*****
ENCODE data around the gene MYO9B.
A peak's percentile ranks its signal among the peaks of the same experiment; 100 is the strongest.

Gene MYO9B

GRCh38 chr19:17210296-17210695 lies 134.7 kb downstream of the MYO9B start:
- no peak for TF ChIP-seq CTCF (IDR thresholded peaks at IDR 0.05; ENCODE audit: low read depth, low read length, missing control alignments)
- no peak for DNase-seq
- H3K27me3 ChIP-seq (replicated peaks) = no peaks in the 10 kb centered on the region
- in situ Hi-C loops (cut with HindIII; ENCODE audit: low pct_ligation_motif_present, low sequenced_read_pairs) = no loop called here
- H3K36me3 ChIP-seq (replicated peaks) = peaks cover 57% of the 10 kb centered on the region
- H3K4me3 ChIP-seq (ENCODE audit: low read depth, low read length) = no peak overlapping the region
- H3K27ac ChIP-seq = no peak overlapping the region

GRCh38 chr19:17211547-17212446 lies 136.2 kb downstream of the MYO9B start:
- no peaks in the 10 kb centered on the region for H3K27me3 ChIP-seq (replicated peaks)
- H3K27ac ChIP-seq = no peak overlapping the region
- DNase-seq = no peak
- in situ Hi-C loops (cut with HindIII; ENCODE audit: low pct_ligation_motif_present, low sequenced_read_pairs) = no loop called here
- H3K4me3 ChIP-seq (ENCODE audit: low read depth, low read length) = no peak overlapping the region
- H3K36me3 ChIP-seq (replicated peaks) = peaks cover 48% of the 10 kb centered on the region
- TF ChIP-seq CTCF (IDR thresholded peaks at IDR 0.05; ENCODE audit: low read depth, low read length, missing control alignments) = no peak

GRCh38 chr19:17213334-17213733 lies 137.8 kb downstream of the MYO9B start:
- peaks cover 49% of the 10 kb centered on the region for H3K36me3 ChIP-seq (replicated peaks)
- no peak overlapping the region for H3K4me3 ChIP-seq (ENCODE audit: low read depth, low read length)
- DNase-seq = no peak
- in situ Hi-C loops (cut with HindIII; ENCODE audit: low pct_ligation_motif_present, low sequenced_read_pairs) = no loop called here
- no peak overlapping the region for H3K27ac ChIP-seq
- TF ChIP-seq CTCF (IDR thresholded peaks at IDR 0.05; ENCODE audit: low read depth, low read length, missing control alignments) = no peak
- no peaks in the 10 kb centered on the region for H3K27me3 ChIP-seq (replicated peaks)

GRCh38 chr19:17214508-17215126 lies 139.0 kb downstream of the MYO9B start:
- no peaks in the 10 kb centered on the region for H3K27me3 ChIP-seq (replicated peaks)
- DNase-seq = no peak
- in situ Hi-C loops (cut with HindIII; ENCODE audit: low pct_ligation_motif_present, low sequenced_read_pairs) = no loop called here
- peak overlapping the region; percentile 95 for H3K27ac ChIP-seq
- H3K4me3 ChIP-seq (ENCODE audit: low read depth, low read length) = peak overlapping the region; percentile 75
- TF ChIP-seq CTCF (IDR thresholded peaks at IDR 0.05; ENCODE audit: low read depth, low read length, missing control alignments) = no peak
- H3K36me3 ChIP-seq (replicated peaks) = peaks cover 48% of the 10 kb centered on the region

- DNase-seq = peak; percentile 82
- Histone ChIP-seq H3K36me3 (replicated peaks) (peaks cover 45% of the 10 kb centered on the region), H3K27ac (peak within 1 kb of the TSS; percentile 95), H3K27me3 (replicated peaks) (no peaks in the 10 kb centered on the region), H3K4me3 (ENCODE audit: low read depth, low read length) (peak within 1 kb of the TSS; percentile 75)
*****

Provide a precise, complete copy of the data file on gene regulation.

ENCODE data around the gene MYO9B.
A peak's percentile ranks its signal among the peaks of the same experiment; 100 is the strongest.

Gene MYO9B

GRCh38 chr19:17210296-17210695 lies 134.7 kb downstream of the MYO9B start:
- no peak for TF ChIP-seq CTCF (IDR thresholded peaks at IDR 0.05; ENCODE audit: low read depth, low read length, missing control alignments)
- no peak for DNase-seq
- H3K27me3 ChIP-seq (replicated peaks) = no peaks in the 10 kb centered on the region
- in situ Hi-C loops (cut with HindIII; ENCODE audit: low pct_ligation_motif_present, low sequenced_read_pairs) = no loop called here
- H3K36me3 ChIP-seq (replicated peaks) = peaks cover 57% of the 10 kb centered on the region
- H3K4me3 ChIP-seq (ENCODE audit: low read depth, low read length) = no peak overlapping the region
- H3K27ac ChIP-seq = no peak overlapping the region

GRCh38 chr19:17211547-17212446 lies 136.2 kb downstream of the MYO9B start:
- no peaks in the 10 kb centered on the region for H3K27me3 ChIP-seq (replicated peaks)
- H3K27ac ChIP-seq = no peak overlapping the region
- DNase-seq = no peak
- in situ Hi-C loops (cut with HindIII; ENCODE audit: low pct_ligation_motif_present, low sequenced_read_pairs) = no loop called here
- H3K4me3 ChIP-seq (ENCODE audit: low read depth, low read length) = no peak overlapping the region
- H3K36me3 ChIP-seq (replicated peaks) = peaks cover 48% of the 10 kb centered on the region
- TF ChIP-seq CTCF (IDR thresholded peaks at IDR 0.05; ENCODE audit: low read depth, low read length, missing control alignments) = no peak

GRCh38 chr19:17213334-17213733 lies 137.8 kb downstream of the MYO9B start:
- peaks cover 49% of the 10 kb centered on the region for H3K36me3 ChIP-seq (replicated peaks)
- no peak overlapping the region for H3K4me3 ChIP-seq (ENCODE audit: low read depth, low read length)
- DNase-seq = no peak
- in situ Hi-C loops (cut with HindIII; ENCODE audit: low pct_ligation_motif_present, low sequenced_read_pairs) = no loop called here
- no peak overlapping the region for H3K27ac ChIP-seq
- TF ChIP-seq CTCF (IDR thresholded peaks at IDR 0.05; ENCODE audit: low read depth, low read length, missing control alignments) = no peak
- no peaks in the 10 kb centered on the region for H3K27me3 ChIP-seq (replicated peaks)

GRCh38 chr19:17214508-17215126 lies 139.0 kb downstream of the MYO9B start:
- no peaks in the 10 kb centered on the region for H3K27me3 ChIP-seq (replicated peaks)
- DNase-seq = no peak
- in situ Hi-C loops (cut with HindIII; ENCODE audit: low pct_ligation_motif_present, low sequenced_read_pairs) = no loop called here
- peak overlapping the region; percentile 95 for H3K27ac ChIP-seq
- H3K4me3 ChIP-seq (ENCODE audit: low read depth, low read length) = peak overlapping the region; percentile 75
- TF ChIP-seq CTCF (IDR thresholded peaks at IDR 0.05; ENCODE audit: low read depth, low read length, missing control alignments) = no peak
- H3K36me3 ChIP-seq (replicated peaks) = peaks cover 48% of the 10 kb centered on the region

- DNase-seq = peak; percentile 82
- Histone ChIP-seq H3K36me3 (replicated peaks) (peaks cover 45% of the 10 kb centered on the region), H3K27ac (peak within 1 kb of the TSS; percentile 95), H3K27me3 (replicated peaks) (no peaks in the 10 kb centered on the region), H3K4me3 (ENCODE audit: low read depth, low read length) (peak within 1 kb of the TSS; percentile 75)